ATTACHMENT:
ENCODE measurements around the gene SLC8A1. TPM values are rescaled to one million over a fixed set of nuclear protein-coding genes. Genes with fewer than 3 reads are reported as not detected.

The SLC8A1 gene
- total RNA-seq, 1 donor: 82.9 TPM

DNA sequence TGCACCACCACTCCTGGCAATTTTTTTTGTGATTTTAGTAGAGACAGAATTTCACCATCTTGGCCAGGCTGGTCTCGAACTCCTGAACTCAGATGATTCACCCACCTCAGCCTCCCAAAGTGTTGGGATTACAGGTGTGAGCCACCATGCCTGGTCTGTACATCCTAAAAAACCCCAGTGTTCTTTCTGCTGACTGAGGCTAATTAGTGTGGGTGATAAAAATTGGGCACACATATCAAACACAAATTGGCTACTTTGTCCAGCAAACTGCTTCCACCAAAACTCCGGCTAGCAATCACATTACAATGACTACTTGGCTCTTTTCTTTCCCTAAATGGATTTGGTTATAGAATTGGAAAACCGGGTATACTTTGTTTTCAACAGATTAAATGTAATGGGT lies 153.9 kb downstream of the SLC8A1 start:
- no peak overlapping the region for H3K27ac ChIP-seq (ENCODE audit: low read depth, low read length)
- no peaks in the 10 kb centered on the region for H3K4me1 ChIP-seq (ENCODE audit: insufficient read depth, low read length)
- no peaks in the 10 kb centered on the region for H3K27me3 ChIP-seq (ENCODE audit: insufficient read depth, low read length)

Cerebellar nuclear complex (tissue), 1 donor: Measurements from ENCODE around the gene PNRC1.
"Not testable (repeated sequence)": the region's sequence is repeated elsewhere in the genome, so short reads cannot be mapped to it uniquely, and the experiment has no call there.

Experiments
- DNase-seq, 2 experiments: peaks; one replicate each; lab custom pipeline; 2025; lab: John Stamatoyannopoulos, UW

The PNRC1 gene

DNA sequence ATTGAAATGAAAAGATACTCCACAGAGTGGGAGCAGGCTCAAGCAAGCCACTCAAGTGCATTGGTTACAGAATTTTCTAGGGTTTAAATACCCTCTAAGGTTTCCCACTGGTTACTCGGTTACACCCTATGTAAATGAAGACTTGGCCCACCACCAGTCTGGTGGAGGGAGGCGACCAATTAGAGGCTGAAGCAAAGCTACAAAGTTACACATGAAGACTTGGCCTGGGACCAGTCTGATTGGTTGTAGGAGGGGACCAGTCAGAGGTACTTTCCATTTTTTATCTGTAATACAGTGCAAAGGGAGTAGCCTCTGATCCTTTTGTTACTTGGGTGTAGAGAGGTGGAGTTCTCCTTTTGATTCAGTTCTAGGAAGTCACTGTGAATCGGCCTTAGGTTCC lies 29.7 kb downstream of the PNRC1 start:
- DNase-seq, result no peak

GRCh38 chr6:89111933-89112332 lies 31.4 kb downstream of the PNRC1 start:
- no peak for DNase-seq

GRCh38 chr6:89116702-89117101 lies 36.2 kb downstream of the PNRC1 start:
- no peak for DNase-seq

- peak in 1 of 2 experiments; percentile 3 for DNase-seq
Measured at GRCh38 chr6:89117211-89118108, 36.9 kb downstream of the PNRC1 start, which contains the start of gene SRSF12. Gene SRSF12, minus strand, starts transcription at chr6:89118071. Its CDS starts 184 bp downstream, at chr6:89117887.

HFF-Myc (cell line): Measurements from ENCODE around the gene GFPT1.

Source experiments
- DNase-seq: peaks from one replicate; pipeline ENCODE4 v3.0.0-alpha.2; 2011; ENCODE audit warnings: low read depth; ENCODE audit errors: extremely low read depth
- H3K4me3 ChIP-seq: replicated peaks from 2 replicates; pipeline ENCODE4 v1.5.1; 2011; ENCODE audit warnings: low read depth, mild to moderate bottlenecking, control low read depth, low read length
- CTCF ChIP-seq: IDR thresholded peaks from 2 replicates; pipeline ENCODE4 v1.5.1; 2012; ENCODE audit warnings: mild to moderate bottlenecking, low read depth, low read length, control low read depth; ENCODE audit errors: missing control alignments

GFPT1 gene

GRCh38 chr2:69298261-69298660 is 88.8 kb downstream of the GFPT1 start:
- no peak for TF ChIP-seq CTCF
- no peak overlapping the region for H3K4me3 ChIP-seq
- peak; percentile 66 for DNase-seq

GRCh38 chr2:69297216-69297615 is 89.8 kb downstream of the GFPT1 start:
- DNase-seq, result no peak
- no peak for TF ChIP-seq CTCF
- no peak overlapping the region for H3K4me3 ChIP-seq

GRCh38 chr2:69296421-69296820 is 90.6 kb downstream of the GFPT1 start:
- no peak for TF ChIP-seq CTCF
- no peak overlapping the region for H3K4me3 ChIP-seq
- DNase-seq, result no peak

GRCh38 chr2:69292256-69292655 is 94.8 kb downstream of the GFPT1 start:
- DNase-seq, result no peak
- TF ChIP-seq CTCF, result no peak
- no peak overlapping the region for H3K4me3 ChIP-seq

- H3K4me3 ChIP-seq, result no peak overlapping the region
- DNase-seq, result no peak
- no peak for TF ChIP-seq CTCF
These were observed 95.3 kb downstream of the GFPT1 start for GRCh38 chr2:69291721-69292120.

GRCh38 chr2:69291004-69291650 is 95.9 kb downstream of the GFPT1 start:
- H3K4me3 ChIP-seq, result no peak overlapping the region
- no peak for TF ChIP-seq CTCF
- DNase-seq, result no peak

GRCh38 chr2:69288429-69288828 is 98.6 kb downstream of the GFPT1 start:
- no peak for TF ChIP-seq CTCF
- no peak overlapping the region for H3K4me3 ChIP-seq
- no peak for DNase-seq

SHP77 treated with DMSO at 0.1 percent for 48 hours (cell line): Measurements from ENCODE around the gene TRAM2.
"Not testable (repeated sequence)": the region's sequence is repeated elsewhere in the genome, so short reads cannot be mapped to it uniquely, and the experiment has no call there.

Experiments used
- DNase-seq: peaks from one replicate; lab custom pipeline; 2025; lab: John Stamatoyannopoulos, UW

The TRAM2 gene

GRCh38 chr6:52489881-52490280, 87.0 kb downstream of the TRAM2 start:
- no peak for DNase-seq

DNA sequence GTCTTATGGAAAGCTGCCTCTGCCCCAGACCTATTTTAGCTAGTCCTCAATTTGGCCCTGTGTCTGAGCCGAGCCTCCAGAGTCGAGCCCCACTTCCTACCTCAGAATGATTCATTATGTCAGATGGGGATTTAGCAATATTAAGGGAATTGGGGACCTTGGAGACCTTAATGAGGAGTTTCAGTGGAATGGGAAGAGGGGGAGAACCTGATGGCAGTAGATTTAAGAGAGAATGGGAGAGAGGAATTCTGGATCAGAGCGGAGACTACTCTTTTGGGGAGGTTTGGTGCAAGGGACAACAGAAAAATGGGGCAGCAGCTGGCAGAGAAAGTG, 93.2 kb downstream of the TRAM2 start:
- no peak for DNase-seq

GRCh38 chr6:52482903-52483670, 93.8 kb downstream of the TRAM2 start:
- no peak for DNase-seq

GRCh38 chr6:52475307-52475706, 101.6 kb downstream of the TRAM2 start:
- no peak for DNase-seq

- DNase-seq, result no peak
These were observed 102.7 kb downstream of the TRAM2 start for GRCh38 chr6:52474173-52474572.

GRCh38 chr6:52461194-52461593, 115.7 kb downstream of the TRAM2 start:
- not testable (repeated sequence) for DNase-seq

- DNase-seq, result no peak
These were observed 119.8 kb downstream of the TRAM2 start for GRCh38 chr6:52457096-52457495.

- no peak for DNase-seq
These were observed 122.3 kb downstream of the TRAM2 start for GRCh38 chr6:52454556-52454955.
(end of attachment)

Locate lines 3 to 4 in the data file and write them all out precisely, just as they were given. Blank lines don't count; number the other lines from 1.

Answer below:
- total RNA-seq, 1 donor: 82.9 TPM

DNA sequence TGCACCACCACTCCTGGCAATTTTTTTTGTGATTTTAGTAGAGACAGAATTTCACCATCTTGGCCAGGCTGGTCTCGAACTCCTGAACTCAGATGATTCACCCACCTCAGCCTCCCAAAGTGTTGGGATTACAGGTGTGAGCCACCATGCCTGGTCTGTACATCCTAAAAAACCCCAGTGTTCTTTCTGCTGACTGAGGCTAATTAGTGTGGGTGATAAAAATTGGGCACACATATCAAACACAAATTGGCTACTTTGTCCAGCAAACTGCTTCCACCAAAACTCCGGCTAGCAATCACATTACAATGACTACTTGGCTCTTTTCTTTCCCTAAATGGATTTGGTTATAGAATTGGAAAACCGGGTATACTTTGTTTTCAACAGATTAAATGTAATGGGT lies 153.9 kb downstream of the SLC8A1 start: